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Computational and Mathematical Methods in Medicine
Volume 2012, Article ID 451938, 10 pages
Research Article

Enhancing the Signal of Corticomuscular Coherence

1Donders Institute for Brain, Cognition and Behaviour, Radboud University Nijmegen, 6525 EN Nijmegen, The Netherlands
2MEG-Center, University of Tübingen, Otfried-Müller-Straße 47, 72076 Tübingen, Germany
3Center for Mind/Brain Sciences (CIMeC), University of Trento, Via delle Regole 101, 38100 Trento, Italy
4Department of Cognitive and Educational Sciences (DiSCoF), University of Trento, Via delle Regole 101, 38100 Trento, Italy

Received 18 November 2011; Revised 7 February 2012; Accepted 20 February 2012

Academic Editor: Mingzhou Ding

Copyright © 2012 Cristiano Micheli and Christoph Braun. This is an open access article distributed under the Creative Commons Attribution License, which permits unrestricted use, distribution, and reproduction in any medium, provided the original work is properly cited.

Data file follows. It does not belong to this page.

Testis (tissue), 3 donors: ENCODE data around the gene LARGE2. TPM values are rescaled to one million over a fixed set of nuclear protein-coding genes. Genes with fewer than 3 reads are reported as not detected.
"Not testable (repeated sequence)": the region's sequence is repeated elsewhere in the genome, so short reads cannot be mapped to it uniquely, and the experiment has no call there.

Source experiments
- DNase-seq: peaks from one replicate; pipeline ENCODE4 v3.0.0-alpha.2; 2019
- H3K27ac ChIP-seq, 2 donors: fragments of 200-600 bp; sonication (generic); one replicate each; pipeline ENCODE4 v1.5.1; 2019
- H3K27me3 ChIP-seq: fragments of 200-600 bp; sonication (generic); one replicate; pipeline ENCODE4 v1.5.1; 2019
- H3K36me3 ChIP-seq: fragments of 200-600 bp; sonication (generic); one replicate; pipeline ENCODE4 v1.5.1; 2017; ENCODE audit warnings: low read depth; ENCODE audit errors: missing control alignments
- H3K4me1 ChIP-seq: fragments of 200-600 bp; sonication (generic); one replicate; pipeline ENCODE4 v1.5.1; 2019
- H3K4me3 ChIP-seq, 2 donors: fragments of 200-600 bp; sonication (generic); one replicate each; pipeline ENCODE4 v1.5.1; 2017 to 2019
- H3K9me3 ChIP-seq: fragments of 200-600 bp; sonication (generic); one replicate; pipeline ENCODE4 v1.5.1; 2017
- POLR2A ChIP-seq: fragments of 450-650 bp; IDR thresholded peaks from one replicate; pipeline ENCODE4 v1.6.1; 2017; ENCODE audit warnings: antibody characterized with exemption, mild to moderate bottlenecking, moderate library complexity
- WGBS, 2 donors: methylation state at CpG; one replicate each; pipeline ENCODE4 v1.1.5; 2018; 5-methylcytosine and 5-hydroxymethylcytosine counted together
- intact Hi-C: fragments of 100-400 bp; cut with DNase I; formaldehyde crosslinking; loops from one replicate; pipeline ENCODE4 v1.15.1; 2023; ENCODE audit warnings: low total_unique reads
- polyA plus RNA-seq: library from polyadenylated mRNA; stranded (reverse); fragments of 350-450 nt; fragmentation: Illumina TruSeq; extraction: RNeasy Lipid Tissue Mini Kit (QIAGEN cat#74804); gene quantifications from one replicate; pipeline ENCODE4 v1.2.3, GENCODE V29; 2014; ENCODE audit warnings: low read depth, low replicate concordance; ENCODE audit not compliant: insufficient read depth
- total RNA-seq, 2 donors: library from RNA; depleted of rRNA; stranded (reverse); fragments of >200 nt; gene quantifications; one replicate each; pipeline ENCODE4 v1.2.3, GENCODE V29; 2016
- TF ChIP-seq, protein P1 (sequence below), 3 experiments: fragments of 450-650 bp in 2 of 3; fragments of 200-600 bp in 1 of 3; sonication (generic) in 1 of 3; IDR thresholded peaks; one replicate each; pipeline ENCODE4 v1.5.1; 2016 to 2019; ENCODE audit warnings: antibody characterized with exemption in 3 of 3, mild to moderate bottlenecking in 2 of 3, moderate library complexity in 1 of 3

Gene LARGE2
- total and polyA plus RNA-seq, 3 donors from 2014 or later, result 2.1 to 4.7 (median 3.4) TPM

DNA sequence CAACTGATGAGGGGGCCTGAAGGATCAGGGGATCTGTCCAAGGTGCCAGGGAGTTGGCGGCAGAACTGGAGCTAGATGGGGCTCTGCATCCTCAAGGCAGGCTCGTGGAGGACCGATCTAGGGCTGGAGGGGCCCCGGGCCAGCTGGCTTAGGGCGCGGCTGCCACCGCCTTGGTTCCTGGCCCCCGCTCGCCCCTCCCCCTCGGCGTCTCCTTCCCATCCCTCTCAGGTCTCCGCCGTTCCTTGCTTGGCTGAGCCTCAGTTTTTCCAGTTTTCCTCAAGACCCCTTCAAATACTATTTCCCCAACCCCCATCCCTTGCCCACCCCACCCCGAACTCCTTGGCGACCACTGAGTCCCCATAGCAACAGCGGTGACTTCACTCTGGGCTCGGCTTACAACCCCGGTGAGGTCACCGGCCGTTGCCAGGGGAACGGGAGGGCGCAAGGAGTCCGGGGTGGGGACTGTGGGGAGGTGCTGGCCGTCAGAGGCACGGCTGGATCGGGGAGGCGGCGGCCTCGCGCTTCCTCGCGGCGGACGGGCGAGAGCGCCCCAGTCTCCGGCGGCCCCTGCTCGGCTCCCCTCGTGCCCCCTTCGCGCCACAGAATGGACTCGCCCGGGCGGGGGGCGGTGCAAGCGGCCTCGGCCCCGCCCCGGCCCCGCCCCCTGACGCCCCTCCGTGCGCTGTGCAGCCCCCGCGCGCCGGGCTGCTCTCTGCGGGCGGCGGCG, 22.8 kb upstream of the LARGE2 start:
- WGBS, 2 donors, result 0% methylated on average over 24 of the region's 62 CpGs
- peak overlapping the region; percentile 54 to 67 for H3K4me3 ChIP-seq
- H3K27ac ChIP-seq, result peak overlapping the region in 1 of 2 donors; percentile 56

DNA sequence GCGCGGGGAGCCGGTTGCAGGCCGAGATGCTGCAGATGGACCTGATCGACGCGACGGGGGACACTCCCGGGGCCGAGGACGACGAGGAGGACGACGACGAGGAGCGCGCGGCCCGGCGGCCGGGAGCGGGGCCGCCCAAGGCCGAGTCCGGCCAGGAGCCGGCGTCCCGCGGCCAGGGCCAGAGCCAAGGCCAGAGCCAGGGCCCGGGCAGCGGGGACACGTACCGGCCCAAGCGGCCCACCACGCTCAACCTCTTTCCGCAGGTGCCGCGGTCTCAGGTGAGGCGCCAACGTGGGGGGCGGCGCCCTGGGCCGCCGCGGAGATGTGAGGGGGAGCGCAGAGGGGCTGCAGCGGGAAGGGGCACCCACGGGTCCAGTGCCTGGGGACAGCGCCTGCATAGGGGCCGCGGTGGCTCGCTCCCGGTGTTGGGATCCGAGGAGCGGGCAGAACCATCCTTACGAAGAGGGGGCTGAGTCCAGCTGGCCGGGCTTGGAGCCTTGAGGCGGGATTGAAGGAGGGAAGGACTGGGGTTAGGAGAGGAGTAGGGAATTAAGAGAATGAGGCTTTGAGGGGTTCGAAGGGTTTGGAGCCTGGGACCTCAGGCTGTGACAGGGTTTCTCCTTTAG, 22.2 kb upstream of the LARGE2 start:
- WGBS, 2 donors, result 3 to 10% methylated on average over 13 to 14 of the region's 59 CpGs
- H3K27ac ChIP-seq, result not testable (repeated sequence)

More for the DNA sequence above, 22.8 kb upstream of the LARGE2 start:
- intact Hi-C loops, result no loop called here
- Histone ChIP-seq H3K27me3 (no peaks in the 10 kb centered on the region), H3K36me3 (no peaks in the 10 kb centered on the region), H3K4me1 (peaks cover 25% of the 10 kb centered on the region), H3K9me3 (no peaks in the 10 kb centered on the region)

The availability of multichannel neuroimaging techniques, such as MEG and EEG, provides us with detailed topographical information of the recorded magnetic and electric signals and therefore gives us a good overview on the concomitant signals generated in the brain. To assess the location and the temporal dynamics of neuronal sources with noninvasive recordings, reconstruction tools such as beamformers have been shown to be useful. In the current study, we are in particular interested in cortical motor control involved in the isometric contraction of finger muscles. To this end we are measuring the interaction between the dynamics of brain signals and the electrical activity of hand muscles. We were interested to find out whether in addition to the well-known correlated activity between contralateral primary motor cortex and the hand muscles, additional functional connections can be demonstrated. We adopted coherence as a functional index and propose a so-called nulling beamformer method which is computationally efficient and addresses the localization of multiple correlated sources. In simulations of cortico-motor coherence, the proposed method was able to correctly localize secondary sources. The application of the approach on real electromyographic and magnetoencephalographic data collected during an isometric contraction and rest revealed an additional activity in the hemisphere ipsilateral to the hand involved in the task.